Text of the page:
In order to sum up, Marx and Engels were prominent thinkers, because they saw the core reason of social transformations in their time. In particular, they clearly understood that capitalist relations were so powerful that they could replace most spheres of social life. In this context, they underlined the appearance of political economy and material production as the new trends for the twentieth century. In fact, these key ideas enabled the appearance of numerous approaches that assisted us to understand the contemporary world around us. In contrast, the practical power of classical Marxism itself is limited; actually, it oversimplifies the human nature and its ability to adapt and transform. Consequently, the importance of Marxism is rather in the scope of its analysis than in its concrete theses.
References:
Berg, A. van den. (1980). Critical Theory: Is There Still Hope? American Journal of Sociology, 86 (3), pp. 449-478.
Debord, G. (1958). Theory of the Derive. International Situationist, 2, pp. 19-23.
Marx, K. (1857). A Contribution to the Critique of Political Economy. Translated by M. Nicolaus, 1973. Harmondsworth: Penguin. Available at: http://www.marxists.org/archive/marx/works/1857/grundrisse/ [Accessed 10 Jan. 2015].
Marx, K. and Engels, F. (1848). The Communist Manifesto [online]. Translated by S. Moor, 1967. Harmondsworth: Penguin. Available at: http://www.marxists.org/archive/marx/works/1848/communist-manifesto [Accessed 9 Jan. 2015].
Marx, K. (1863-1883). Volume III: The Process of Capitalist Production as a Whole. In: F. Engels, ed. (1894). Capital: A Critique of Political Economy. NY: International Publishers.
Smith, A. (2007). Wealth of Nations. Second edition. NY: Cosimo, Inc. Read More
Cite this document
  • APA
  • MLA
  • CHICAGO
(“Marxist tradition Essay Example | Topics and Well Written Essays - 500 words”, n.d.)
Retrieved from https://studentshare.org/social-science/1673689-marxist-tradition
(Marxist Tradition Essay Example | Topics and Well Written Essays - 500 Words)
https://studentshare.org/social-science/1673689-marxist-tradition.
“Marxist Tradition Essay Example | Topics and Well Written Essays - 500 Words”, n.d. https://studentshare.org/social-science/1673689-marxist-tradition.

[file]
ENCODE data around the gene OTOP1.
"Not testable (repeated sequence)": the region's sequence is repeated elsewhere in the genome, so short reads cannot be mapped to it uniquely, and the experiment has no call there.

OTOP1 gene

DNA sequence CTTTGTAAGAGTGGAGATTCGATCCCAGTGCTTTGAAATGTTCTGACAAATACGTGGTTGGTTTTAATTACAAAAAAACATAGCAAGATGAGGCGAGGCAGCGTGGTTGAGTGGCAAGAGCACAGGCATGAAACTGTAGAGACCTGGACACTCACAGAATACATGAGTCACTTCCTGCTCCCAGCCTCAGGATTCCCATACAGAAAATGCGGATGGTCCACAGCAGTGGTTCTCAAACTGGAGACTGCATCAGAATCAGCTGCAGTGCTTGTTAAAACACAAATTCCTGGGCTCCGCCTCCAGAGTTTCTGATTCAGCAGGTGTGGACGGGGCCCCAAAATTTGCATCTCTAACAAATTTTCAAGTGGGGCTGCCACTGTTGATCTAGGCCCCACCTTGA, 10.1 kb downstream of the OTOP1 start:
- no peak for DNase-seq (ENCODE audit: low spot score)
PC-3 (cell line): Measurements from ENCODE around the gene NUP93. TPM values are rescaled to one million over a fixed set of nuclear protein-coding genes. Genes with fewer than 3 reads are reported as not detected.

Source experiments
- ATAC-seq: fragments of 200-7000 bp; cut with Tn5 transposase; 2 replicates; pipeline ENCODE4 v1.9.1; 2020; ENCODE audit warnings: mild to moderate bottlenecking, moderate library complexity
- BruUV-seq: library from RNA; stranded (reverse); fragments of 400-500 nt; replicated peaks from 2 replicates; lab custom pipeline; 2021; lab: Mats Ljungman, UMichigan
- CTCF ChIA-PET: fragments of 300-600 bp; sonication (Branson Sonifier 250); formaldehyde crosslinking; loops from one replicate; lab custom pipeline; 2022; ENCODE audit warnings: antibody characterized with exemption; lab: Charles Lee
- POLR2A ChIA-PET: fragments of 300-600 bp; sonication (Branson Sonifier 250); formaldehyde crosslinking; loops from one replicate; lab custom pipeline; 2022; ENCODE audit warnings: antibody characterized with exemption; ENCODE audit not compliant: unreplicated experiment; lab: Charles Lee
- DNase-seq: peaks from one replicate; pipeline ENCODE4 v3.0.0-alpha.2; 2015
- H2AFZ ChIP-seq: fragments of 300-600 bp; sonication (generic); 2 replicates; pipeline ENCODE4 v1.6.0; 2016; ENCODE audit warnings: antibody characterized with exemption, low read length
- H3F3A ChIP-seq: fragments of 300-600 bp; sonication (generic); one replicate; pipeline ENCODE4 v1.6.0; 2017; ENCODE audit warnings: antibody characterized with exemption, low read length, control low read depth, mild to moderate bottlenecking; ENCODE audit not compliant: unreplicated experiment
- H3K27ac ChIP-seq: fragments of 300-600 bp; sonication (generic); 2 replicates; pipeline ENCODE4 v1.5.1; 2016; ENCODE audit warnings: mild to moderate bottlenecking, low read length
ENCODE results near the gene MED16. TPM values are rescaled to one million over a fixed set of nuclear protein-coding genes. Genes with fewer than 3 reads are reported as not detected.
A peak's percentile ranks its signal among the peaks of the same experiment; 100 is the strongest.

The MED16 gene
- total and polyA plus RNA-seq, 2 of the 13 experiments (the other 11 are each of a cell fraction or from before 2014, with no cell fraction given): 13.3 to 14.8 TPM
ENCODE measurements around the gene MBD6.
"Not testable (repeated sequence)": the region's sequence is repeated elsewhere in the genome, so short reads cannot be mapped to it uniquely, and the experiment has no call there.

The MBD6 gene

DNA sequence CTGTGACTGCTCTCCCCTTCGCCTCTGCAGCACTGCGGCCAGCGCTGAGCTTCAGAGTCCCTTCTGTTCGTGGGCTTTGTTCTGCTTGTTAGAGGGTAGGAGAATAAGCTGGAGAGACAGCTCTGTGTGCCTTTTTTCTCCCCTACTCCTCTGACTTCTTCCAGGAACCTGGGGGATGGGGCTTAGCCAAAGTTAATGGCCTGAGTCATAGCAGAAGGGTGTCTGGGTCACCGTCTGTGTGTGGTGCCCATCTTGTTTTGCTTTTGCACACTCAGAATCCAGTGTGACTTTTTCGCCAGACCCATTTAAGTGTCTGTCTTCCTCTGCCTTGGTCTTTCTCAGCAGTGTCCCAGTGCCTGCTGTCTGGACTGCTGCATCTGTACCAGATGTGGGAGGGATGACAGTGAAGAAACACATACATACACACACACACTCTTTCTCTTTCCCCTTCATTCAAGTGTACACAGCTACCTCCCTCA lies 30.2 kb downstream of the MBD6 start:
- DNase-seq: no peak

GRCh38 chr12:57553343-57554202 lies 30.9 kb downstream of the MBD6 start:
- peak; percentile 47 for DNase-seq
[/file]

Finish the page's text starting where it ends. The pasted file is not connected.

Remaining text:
• Cited: 0 times
Comments (0)
Click to create a comment or rate a document

CHECK THESE SAMPLES OF Marxist tradition

Marxist theory

...? Marxist theory College Marxist theory is defined as a sociological theory that recognizes economic factors as the primary determinant of social structure and change. Capitalism is an economic system that is inherently prone to crisis. The capitalism crisis is driven by various forces that cause it to be unstable self destructive and anarchic. In the Marxist theory, the major issue is to understand the cause of the capital crisis and the necessity and the possibility of the revolutionary change of the crisis. He believes that the existence of poverty and inequality only is not what may turn the employees against the capitalist system. This capital crisis has been a major problem in...
5 Pages(1250 words)Essay

Marxist Theory

...The present paper is devoted to the discussion of the argument is whether the Marxist theory of has been too reductionist. The basis of the discussion is the Marxist theory of state itself, as well as the notions of the social reality and the reductionism as a sociological term. The main assumption of the work to be proved (or denied) is that Marxist theory of state has been to simplified (subject to reductionism) and thus has to be viewed from this very viewpoint. However, in order to come to the reasonable conclusion it is still necessary to start the discussion from the Marxist theory of state and the term 'reductionism' separately....
8 Pages(2000 words)Book Report/Review

Marxist Archaeology

...to them, pre-Marxian anthropology is absolute zero. So it is necessary that Marxism be incorporated in the science, according to the author. Marxist archaeologists and anthropologists declare that Marx was highly intellectual. His theories were wonderful. No doubt, there are loopholes in them as well. Some of his theories were unclear and obsolete. Even then, Human sciences and Social sciences have to adopt contributions of Marxism. Otherwise they cannot exist. At the same time Marx also must modify his principles based on modern social sciences. Some feel that Marxism and anthropology/archaeology cannot go together. Social Sciences consist of Functionalism, Structuralism and Phenomenology. The outward appearance does...
2 Pages(500 words)Essay

Marxist or Post-Marxist Theorists